NORWOOD – Three days after church-goers left their pews mid-sermon to tackle a gunman armed with a .357 magnum revolver, they returned to their seats at First Baptist Church for Bible Study and to talk through the experience with Missouri Baptist Convention (MBC) Disaster Relief (DR) chaplains.
Many were quiet at first, but by the end of the evening most of the 25 people present began to open up about the traumatic events of July 21 that left the congregation shaken but thankfully uninjured.
A man identified in court documents as Earnest J. Smith allegedly entered the church mid-sermon and fired two shots – one into the ceiling and one at the floor between himself and the pastor – before being tackled and subdued.
The service opened with Psalm 46. Pastor Stephen Fugitt introduced the passage by reading what he’d written in his notes: just read the Scripture, no need to comment.
“God is our refuge and strength, a helper who is always found in times of trouble. Therefore we will not be afraid, though the earth trembles and the mountains topple into the depths of the seas, though its waters roar and foam and the mountains quake with its turmoil.”
The church broke into groups with five of the chaplains.
They rehashed the order of events, recalling the doors at the back of the auditorium banging open and a gunblast long before anyone could figure out what was going on. With their ears still ringing 72 hours later, they debated whether they’d heard two shots or three (a recording of the church service suggests there were just two shots, though the bullet that tore a ragged gash in the carpet fragmented and put two holes in the wall a foot to the left of where Fugitt was standing). They searched for the shot-through ceiling tile, eventually realizing it’d already been replaced.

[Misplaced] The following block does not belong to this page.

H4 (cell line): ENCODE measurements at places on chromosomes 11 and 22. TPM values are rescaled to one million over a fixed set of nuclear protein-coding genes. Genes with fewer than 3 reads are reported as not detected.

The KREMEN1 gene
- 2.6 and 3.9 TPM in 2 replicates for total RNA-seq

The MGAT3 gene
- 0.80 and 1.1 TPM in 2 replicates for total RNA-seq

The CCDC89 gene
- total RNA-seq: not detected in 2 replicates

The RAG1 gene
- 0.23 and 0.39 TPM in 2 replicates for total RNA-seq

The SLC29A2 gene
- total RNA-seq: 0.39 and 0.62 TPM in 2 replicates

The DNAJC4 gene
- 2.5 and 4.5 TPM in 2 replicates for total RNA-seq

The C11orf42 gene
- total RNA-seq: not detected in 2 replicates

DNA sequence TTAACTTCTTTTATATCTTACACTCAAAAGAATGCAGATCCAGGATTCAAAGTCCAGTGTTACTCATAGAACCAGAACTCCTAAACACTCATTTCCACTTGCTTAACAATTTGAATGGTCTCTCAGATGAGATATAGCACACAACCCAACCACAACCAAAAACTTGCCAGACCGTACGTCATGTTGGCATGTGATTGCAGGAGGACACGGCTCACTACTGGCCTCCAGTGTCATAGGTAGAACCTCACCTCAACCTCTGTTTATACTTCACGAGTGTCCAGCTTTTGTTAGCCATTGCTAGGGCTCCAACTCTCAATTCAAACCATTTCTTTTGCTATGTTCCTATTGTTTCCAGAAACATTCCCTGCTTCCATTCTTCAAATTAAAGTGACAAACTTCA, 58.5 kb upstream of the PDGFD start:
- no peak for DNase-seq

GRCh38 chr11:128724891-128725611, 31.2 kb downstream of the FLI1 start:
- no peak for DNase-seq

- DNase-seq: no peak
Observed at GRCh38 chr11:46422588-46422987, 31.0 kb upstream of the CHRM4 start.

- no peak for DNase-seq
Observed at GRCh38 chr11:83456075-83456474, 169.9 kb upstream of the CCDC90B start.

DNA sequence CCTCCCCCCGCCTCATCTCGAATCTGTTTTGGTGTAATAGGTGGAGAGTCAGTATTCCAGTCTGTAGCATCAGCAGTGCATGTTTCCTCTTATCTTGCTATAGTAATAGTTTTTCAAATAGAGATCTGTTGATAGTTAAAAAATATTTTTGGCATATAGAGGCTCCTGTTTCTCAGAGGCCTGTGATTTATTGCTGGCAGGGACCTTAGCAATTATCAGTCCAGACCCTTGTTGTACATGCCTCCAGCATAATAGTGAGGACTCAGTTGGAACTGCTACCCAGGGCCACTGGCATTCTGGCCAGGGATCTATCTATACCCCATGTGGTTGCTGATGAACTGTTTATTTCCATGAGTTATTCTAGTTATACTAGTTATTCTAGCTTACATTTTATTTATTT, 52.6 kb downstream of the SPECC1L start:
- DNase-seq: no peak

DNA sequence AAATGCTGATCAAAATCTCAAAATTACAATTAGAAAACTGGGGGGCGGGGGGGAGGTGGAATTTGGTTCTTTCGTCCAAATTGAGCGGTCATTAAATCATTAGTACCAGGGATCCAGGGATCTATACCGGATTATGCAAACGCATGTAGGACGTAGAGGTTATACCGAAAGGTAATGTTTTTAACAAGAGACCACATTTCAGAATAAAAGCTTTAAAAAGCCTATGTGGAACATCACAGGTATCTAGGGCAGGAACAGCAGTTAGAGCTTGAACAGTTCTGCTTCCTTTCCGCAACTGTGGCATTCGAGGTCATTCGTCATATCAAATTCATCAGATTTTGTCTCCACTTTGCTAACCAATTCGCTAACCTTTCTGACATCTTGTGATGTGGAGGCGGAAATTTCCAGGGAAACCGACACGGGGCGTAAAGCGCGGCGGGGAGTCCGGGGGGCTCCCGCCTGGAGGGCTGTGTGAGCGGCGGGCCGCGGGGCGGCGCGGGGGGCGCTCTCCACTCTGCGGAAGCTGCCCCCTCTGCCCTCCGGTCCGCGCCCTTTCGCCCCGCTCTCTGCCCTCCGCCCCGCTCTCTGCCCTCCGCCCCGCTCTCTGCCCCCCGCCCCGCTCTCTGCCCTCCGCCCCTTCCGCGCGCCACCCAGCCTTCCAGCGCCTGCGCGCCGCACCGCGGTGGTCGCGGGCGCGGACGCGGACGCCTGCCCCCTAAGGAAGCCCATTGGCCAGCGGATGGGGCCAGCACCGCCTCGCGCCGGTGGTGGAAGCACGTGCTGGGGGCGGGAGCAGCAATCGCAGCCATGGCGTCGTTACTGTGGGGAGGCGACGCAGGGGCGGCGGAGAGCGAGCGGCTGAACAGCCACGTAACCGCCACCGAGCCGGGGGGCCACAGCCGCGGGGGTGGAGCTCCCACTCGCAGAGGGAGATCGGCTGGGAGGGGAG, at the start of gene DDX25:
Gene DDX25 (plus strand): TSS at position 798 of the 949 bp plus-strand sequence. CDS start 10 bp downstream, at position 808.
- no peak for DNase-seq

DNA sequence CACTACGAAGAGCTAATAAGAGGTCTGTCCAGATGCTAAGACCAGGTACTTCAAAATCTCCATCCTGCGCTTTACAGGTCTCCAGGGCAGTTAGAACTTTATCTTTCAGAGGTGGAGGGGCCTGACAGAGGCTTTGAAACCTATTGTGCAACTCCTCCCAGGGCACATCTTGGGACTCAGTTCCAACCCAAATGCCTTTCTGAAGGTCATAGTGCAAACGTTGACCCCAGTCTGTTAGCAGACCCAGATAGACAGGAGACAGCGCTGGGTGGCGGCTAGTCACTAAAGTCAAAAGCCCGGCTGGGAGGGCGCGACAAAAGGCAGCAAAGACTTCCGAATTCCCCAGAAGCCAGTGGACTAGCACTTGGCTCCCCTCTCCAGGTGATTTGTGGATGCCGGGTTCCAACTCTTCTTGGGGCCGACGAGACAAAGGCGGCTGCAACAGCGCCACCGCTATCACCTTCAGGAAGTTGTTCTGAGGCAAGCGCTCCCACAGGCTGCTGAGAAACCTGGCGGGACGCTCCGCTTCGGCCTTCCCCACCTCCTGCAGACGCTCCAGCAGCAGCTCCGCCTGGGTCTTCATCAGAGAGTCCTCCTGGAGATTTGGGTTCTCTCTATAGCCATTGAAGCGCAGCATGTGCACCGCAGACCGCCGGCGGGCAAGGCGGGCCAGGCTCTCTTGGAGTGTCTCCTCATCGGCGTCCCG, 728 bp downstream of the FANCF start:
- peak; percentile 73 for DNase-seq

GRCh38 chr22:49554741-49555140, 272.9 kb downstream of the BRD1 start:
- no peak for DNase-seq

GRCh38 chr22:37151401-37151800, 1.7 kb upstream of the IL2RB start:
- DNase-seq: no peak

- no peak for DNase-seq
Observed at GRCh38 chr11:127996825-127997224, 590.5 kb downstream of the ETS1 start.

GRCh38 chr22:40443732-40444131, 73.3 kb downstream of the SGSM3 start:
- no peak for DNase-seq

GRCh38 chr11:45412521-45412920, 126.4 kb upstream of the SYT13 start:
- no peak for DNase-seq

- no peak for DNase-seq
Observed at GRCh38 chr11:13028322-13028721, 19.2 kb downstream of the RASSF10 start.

They also thanked God that though there were several teenagers in the service that morning, the majority of the kids were in a different part of the church for Children’s Church and didn’t have to witness things first-hand. They praised the quick action of the five men who tackled the suspect.
They joked nervously about their jumpiness and a reluctance to sit with their backs facing the door. They also asked if there was anything they could have done differently.
In this case, it appears the best possible scenario played out: people were frightened and a suspect is behind bars, but no one was injured beyond one church member who cut his shoulder on a chair as he wrestled with the gunman.
“The gentleman I spoke with was at first very nervous, but the longer we went the more he opened up and realized that God had used him last Sunday. I think he’s starting to have peace about it,” said Mike Dedmon, a layman DR chaplain from Elk Creek Baptist Church.
Nancy Dedmon, Mike’s wife, spoke with the wife and mother of two men who tackled wrestled the gun away from the suspect.
“I think they’re seeing that God had everyone in the right place at the right time,” she said.
“I saw some strength in these people,” Mike said. “Strength that only God can give.”
“I think they ministered to me just as much as I did to them,” Nancy said.
Church members asked for continued prayer to recover from the shock of the situation, and also that parents that don’t attend church themselves but allow their children to attend will continue to do so.
“Pray that we can feel that ‘church’ is a safe place again,” Judith said.
Koonce earned his Bachelor of Arts degree in journalism from Oklahoma Baptist University in 2005.
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